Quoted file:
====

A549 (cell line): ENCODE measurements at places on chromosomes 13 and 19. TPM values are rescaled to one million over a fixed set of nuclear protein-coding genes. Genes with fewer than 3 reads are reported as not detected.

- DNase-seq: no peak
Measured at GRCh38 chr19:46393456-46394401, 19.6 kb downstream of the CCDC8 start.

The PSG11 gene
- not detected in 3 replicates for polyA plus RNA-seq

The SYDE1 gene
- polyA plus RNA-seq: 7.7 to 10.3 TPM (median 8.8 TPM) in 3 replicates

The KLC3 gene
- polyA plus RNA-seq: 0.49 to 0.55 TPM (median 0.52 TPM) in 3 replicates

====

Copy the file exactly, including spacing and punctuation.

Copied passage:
A549 (cell line): ENCODE measurements at places on chromosomes 13 and 19. TPM values are rescaled to one million over a fixed set of nuclear protein-coding genes. Genes with fewer than 3 reads are reported as not detected.

- DNase-seq: no peak
Measured at GRCh38 chr19:46393456-46394401, 19.6 kb downstream of the CCDC8 start.

The PSG11 gene
- not detected in 3 replicates for polyA plus RNA-seq

The SYDE1 gene
- polyA plus RNA-seq: 7.7 to 10.3 TPM (median 8.8 TPM) in 3 replicates

The KLC3 gene
- polyA plus RNA-seq: 0.49 to 0.55 TPM (median 0.52 TPM) in 3 replicates